Notoriously bad weather is not usually an asset for a tourist destination, but for Patagonia, high winds, heavy rains and unexpected blizzards are what keep this area of immense grandeur shared by Chile and Argentina pristine and worth seeing.
“Bad weather may be Patagonia’s saving grace,” author and photographer Anthony Garvin said in a telephone interview from his home in Alameda. “Europeans are not interested in settling there (because of) the difficulty of the terrain, the weather and the lack of roads.”
If you are lucky enough to catch any portion of Patagonia on a good-weather day, you take photos — lots of them. And that’s what Garvin has done. He shares the images taken during two trips to Patagonia, 10 years apart, in his hard-cover, all-color, coffee-table book “Wild Patagonia.”
Nearly every one of the tome’s 142 pages features one or two images of Patagonia’s jagged peaks, pristine rivers, lakes, fjords and glaciers, and wildlife unique to this vast, sparsely inhabited land.
Garvin, a retired environmental attorney who has “dedicated his life to the protection of the environment and the preservation of wild spaces,” grew up in the mountain-rich Pacific Northwest.
“I naively thought all mountains were like Mount Rainier and her sister volcanoes,” Garvin said.
He learned otherwise after moving to the East Coast for college, and eventually learned to appreciate the lower, less-dramatic mountains there. This didn’t quell his appetite for exploring grander peaks, though.
So when the demands of family and work subsided a bit, Garvin and his wife, Linda, spent a month in 2012 traveling through Chile and Argentina, focusing on Patagonia.
This rugged area is about 1,200 miles long; is three times as large as California; features 452 volcanos, active and non-active; and has the largest, permanent ice cap — 4,700 square miles — outside of Antarctica and Greenland.
Besides the vastness and the notoriously bad weather, visitors also must navigate the difficulties in getting from Chile to Argentina and back.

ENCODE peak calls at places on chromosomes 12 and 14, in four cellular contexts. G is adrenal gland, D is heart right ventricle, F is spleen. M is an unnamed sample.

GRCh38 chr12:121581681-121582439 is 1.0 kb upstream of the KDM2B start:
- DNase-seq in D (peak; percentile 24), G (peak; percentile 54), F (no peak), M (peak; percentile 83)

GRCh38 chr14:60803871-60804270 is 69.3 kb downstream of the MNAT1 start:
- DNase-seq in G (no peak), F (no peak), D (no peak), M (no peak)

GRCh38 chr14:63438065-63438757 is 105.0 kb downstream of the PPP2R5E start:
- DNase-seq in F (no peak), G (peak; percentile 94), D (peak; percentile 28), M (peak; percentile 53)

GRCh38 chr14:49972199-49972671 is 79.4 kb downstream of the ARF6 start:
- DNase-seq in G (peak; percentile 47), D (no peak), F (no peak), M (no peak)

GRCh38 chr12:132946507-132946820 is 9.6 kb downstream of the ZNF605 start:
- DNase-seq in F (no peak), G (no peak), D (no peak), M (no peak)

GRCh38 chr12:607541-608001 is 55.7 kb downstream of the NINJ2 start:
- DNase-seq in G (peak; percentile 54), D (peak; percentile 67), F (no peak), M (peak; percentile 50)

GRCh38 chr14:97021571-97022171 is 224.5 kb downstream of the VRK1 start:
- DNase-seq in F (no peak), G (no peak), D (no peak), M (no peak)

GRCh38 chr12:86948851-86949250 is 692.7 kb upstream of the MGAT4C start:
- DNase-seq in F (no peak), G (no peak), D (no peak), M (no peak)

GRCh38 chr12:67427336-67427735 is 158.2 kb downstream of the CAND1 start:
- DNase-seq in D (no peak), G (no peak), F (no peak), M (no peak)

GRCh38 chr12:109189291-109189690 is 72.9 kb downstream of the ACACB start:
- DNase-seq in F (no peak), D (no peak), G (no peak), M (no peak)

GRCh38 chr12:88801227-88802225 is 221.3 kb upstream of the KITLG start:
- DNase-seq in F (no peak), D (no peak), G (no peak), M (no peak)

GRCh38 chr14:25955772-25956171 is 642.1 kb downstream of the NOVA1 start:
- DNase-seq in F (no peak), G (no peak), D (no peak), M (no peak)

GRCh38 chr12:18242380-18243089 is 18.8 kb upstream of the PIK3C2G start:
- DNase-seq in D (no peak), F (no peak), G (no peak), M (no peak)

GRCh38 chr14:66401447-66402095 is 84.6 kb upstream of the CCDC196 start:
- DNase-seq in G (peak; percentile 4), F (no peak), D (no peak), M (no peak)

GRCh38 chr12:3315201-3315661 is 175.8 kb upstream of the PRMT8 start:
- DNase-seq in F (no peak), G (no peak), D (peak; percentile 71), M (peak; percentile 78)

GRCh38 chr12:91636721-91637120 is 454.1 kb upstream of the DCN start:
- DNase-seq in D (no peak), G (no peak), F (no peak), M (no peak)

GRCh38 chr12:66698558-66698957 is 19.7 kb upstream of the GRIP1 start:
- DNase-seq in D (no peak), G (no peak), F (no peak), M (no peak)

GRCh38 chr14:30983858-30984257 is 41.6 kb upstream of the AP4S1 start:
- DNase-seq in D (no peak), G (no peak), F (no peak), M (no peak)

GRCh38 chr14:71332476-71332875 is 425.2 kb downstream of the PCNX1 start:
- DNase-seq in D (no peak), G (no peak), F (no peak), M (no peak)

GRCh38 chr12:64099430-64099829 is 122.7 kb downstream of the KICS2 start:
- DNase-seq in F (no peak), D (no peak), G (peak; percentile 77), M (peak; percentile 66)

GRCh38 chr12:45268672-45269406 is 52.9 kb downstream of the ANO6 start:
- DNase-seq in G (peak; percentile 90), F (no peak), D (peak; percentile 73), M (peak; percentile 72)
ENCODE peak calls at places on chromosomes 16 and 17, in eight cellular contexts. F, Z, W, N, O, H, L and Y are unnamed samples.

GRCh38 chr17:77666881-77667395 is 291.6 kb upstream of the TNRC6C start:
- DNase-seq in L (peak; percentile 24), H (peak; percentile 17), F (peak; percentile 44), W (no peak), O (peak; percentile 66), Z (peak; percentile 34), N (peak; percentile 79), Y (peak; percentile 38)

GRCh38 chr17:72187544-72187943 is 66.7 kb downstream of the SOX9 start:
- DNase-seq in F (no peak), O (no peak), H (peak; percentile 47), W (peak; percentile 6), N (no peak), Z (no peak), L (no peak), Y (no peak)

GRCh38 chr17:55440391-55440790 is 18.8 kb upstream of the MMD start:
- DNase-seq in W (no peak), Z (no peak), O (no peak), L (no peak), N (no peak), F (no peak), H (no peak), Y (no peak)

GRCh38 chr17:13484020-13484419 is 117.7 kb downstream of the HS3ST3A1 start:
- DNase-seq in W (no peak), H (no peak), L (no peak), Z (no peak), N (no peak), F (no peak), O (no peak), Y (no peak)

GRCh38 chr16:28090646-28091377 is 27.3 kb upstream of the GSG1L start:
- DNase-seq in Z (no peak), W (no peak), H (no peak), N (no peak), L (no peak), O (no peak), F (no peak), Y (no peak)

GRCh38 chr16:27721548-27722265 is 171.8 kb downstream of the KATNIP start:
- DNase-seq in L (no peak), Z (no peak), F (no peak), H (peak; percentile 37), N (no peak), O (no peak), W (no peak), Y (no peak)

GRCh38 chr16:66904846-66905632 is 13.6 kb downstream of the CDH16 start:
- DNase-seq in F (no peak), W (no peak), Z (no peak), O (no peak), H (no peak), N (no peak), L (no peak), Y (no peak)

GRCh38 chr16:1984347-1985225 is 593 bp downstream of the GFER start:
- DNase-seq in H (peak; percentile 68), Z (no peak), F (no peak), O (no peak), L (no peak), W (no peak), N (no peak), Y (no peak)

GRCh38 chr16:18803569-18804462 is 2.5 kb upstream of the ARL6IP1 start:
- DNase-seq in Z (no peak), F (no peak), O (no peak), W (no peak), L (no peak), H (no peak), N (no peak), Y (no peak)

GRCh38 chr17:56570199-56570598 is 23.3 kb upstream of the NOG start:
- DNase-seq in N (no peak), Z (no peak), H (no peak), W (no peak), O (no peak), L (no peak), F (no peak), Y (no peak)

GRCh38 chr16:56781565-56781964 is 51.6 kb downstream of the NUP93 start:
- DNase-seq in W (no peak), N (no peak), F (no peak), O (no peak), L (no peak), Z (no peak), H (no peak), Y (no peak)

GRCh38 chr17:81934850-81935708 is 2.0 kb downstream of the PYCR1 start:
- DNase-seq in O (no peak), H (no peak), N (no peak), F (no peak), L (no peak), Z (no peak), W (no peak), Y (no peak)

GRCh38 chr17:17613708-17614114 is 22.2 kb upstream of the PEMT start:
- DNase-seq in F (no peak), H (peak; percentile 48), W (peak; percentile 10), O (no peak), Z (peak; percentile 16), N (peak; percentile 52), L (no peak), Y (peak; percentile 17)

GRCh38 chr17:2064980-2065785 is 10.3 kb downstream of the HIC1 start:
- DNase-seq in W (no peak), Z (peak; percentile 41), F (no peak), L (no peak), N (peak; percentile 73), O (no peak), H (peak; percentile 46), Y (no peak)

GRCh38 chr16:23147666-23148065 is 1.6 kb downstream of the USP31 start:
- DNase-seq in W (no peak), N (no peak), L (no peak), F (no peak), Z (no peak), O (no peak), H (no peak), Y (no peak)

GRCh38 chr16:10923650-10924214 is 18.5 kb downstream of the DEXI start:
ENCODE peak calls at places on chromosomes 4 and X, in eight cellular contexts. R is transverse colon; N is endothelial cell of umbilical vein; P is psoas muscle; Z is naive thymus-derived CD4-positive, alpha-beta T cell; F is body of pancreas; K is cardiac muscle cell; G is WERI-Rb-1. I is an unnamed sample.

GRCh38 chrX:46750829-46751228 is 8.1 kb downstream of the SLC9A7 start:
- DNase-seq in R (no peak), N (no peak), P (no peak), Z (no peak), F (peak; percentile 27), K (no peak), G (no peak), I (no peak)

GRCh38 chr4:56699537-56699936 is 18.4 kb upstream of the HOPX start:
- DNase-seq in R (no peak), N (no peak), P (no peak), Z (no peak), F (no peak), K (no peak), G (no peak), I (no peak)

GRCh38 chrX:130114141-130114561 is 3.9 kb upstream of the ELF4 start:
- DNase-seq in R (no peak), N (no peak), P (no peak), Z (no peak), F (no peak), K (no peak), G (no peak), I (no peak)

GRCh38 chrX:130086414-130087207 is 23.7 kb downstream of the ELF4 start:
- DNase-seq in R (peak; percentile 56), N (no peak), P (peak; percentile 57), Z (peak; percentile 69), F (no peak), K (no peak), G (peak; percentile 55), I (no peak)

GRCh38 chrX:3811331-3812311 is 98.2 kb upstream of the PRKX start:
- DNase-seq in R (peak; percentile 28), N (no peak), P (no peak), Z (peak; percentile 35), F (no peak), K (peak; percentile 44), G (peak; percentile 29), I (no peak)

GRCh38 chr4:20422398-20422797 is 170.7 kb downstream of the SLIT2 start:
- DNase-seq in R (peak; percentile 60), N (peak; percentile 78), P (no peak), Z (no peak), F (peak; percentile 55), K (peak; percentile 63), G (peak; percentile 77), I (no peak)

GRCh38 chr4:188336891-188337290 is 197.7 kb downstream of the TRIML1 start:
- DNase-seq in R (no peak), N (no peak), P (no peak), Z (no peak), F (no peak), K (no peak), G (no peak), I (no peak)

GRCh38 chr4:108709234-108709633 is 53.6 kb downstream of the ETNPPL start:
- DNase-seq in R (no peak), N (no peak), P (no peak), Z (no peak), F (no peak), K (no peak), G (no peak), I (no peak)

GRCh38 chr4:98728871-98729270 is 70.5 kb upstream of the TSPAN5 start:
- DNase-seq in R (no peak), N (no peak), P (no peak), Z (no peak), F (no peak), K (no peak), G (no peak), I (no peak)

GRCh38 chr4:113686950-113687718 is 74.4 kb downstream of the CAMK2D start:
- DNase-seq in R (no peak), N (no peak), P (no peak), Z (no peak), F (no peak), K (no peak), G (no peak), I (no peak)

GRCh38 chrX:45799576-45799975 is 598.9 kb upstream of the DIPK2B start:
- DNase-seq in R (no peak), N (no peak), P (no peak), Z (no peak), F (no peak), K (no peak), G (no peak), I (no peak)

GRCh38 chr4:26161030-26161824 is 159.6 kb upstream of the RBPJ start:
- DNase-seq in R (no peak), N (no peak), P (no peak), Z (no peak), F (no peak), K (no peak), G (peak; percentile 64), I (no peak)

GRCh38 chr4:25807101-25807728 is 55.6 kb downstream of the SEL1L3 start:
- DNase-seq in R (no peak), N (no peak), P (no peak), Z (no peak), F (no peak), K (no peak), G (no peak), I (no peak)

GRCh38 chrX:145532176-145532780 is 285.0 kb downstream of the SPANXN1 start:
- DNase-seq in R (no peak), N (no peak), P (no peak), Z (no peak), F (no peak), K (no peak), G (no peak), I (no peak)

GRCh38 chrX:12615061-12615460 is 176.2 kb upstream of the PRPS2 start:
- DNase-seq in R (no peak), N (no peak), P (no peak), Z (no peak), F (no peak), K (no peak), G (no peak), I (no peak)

“The two countries don’t exactly like each other,” Garvin said, and buses that once took travelers across country borders within Patagonia were discontinued in 2020 due to the COVID-19 pandemic. Hence, travelers must return to Santiago, then fly to Buenos Aires, then fly or take a bus to your destination in Argentinian Patagonia. Reverse the process to return to Chile.
“The first time we were there in 2012, we took nine flights back and forth so we could see things,” Garvin said. “It got so that stewardesses on the airplanes started recognizing us.”
The Garvins returned to Patagonia in 2022, and while he had some great shots from the first trip, the majority of the images in “Wild Patagonia” were taken during last year’s visit. Garvin feels lucky to have had enough fair weather to shoot to his heart’s content, but there were some challenging days.
“In Torres del Paine (National Park in Chile), twice I was trying to take some video time-lapse and wind blew over my tripod,” Garvin said. “And a trip to see the penguins was canceled because the wind was too strong. But we were able to see more of Patagonia that I hadn’t seen, especially the Lake District of Chile.”
Garvin pursues his next photographic adventure this month in Antarctica.
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